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White Sox Honorary Bat Girl a fervent fighter

White Sox Honorary Bat Girl a fervent fighter

CHICAGO -- If a positive mental outlook counts for anything, then Vanessa Parzatka seems poised to give cancer quite a fight.

Parzatka actually is in her second bout battling the disease, after being diagnosed with stage four breast cancer in 2006. Yet, as she moved around U.S. Cellular Field on Sunday afternoon as the 2014 White Sox Honorary Bat Girl representative -- always with a smile on her face -- it was hard to tell anything was wrong.

One would have never guessed that Parzatka had just undergone chemotherapy Friday.

"I feel good," Parzatka said. "You know what? I'll be OK. I'll keep doing my therapies and hanging in there. I'll be around a while."

Major League Baseball's Honorary Bat Girl program recognizes fans who have been affected by breast cancer and who demonstrate a commitment to eradicating the disease, with each team represented. Parzatka was nominated by her sister, Michelle, who sent along a moving depiction of Parzatka's life affected by cancer.

After the original diagnosis in '06, Parzatka underwent three major surgeries, radiation and chemotherapy before her life became stable, Michelle wrote. The cancer reappearing in February 2013 has been a struggle for Vanessa, her family and friends, and according to Michelle, the bat girl recognition would be the fulfillment of a lifelong dream.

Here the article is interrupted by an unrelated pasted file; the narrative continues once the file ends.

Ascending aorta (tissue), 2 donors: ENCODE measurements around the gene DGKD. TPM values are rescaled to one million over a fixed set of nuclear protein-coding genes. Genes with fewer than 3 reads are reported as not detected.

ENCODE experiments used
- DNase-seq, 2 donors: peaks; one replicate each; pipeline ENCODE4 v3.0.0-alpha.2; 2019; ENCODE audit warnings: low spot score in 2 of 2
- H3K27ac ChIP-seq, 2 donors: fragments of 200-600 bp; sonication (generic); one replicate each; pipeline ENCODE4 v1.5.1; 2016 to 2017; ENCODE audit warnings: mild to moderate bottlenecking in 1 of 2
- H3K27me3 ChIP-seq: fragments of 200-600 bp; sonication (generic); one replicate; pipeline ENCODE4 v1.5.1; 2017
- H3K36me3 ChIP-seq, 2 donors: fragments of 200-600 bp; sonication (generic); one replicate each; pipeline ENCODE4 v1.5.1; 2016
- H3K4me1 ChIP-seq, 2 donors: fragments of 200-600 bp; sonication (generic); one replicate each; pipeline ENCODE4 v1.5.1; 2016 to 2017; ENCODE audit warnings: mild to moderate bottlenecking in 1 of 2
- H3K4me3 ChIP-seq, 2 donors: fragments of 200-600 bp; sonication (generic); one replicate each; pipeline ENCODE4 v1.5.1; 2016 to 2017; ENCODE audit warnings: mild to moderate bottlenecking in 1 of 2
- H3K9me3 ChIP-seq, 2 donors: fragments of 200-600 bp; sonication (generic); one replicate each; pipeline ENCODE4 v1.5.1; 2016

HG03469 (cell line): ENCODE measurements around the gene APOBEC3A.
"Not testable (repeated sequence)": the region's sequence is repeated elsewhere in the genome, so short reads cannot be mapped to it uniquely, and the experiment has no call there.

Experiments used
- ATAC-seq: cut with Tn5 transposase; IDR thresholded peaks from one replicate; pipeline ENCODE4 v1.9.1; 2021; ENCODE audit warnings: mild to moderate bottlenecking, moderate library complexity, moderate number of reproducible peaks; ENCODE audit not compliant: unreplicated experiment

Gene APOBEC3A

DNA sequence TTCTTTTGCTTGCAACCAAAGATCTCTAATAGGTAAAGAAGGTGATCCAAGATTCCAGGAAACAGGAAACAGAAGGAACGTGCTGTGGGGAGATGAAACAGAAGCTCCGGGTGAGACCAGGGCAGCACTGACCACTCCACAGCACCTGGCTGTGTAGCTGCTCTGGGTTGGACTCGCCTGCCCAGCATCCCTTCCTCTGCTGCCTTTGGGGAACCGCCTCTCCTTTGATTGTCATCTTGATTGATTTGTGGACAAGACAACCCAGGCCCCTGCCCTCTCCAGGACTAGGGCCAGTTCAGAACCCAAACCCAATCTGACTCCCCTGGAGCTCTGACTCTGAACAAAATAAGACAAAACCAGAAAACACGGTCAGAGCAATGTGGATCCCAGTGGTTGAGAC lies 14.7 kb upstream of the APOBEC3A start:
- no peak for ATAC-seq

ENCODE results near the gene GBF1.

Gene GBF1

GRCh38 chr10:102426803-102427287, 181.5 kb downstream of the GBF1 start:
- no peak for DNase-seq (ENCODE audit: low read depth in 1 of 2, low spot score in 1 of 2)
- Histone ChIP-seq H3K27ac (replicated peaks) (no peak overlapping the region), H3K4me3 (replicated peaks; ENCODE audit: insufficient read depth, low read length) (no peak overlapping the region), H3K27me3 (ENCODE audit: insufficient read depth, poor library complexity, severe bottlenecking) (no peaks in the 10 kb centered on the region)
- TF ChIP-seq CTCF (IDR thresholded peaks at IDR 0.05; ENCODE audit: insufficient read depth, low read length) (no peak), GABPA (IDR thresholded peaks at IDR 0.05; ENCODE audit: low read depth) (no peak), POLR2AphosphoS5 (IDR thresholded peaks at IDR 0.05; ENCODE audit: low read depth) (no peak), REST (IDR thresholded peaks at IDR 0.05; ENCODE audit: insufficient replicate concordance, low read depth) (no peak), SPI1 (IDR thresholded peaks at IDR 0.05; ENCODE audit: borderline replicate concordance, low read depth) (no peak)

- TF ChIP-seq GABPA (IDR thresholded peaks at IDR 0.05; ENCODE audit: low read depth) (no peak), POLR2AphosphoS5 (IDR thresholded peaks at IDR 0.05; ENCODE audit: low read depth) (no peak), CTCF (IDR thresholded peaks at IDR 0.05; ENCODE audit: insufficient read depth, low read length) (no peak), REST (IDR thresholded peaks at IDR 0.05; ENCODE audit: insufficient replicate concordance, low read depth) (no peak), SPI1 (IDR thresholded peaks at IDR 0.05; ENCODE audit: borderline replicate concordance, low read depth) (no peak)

The White Sox provided four tickets for Vanessa, and her father bought 30 tickets for friends and family to attend Sunday's series finale against the D-backs. Vanessa proudly showed off her pink bat with numerous players' autographs before the game, but took even greater pride in the engraving on the bat with her name and nickname, "Slick", from her softball playing days included.

"This is awesome," said Parzatka, who was a left fielder. "It's quite an experience."

Before bringing out the lineup card with White Sox bench coach Mark Parent, the resident of suburban Homer Glen talked about her love for the White Sox since grade school. She has great appreciation for U.S. Cellular Field, but her favorite memories come from games at old Comiskey Park.

There also was a brief discussion concerning the return of her cancer, including praise for Chicago Beverage, the company where she worked, but currently can't because she is unable to drive.

"They are special," said Parzatka of her employers. "They have been terrific."

When Parzatka heard the words about her cancer coming back, her initial reaction was understandable; she couldn't believe it. 

Her attitude remains upbeat, especially in her Sunday role with her favorite team.

"It's a little severe but all and all, I feel very good," Parzatka said. "And then stuff like this, it's just fun."

Scott Merkin is a reporter for MLB.com. Read his blog, Merk's Works, and follow him on Twitter @scottmerkin. This story was not subject to the approval of Major League Baseball or its clubs.

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